It’s very different. Perhaps the biggest difference is that it’s always a founder’s “baby”. Founders typically take a lot more personally, especially at early stages, whereas an external CEO is less likely to feel it that way. Founders have a particular passion that means it will never be just a job. They’ll constantly want to improve, find the best solution, and will always go that extra mile, which sets the pace for those working closely with them. People leaders are integral to the culture and growth in such companies. At DataGuard, as the CPO, I’ve worked with the co-founders to find a way in which we can work smoothly together, professionally, and also personally. If you spend so much time together those aspects blend.  We are all very energetic strong-minded individuals, so discussions can be quite passionate and straight forward but due to the trust we established over the last years, we enjoy those moments, as we are highly productive and always act with a company first mindset.

Who are your mentors and what shapes your people leadership approach?

My great mentor is my family. I’m lucky to have a family, where the individuals are very successful and will always give radical feedback when I ask them, which is very helpful, because they know my strength and weakness. Equally, I have a mantra that guides how I work, which is to be true to yourself and your values. I will not act against my values. I can give you an example of this. During a time of restructuring layoffs for a company I was working with, a young female employee was part of the layoffs. However, she’d only just transitioned with her husband and her young child to Germany. Her husband couldn’t work as he didn’t speak the language and the child was tiny. I knew she would fall into nothing if we laid her off and hadn’t been in Germany long enough for state support. I refused execute this layoff but insisted instead that we found a way to help her thrive and make a career and she did.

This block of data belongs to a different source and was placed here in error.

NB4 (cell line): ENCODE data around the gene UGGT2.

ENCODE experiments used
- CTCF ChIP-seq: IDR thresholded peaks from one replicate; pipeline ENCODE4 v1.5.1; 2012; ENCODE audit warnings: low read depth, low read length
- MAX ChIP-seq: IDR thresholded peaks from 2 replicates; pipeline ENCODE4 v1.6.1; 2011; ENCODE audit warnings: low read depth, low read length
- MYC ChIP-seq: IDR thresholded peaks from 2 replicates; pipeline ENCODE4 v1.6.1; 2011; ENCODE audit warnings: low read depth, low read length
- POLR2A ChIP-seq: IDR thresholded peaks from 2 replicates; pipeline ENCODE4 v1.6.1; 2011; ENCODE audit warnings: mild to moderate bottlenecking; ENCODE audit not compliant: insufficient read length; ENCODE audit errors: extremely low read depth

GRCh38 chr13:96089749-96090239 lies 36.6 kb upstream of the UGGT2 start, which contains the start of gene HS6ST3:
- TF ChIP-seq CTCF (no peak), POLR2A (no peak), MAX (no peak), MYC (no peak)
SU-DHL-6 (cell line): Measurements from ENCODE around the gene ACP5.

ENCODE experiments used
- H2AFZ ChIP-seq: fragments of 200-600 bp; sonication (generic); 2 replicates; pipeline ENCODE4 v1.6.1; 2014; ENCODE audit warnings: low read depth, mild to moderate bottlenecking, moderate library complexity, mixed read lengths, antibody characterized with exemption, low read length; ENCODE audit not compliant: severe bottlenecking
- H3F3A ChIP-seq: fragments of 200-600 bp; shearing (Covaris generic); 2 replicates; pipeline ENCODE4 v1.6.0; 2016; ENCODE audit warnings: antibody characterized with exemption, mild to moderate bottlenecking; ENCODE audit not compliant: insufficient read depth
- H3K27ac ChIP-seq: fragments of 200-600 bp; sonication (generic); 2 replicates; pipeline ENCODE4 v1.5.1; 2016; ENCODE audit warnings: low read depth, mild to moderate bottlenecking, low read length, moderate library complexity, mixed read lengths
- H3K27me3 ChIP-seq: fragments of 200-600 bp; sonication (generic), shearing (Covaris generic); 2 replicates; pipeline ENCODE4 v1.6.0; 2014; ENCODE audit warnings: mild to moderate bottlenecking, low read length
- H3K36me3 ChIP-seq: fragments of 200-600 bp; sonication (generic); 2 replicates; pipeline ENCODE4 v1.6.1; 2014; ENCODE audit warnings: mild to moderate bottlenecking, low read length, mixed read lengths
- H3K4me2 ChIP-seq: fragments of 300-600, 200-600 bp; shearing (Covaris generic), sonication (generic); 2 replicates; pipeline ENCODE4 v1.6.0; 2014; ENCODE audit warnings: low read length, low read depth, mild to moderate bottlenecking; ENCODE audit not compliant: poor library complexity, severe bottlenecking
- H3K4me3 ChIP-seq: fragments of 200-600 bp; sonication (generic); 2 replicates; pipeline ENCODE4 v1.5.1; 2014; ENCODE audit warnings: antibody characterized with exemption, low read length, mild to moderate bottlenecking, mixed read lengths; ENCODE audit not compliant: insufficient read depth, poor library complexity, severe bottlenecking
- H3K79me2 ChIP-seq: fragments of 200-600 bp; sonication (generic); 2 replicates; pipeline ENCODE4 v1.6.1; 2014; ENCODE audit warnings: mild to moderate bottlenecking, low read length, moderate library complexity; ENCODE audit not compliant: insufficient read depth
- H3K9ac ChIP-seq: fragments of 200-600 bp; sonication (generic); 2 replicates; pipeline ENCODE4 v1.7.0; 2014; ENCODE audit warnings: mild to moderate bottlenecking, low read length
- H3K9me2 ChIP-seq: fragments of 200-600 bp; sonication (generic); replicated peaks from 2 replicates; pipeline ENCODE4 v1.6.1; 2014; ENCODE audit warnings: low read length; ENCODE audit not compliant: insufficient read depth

This reflects something I’d advise all people leaders to do. Take a step back and think as a human being. If you have inner gravitas and are predictable in your approach, people will trust you. I’m hard in execution, but fair and caring about the individual.

Take a step back and think as a human being. If you have inner gravitas and are predictable in your approach, people will trust you.

How has HR changed over the past decade or so?

There is an evolution in the role of HR that’s taking it beyond purely a support function. This is being driven largely by the fact that companies have a better understanding of the talent shortage and of the part people play in business success. You might have a great tech solution that sells itself, but if you don’t have the right culture and performing workforce behind you, you’re lost. I know some business leaders might say that they can always hire someone else if a key employee leaves but, in reality, it takes time for a new hire to become productive and for the company to derive an ROI from them. And it’s not only onboarding people setting them up for success, offboarding is equally important where HR plays an important role. After all, it’s an employee’s lasting impression of the company and you want it to be a good one!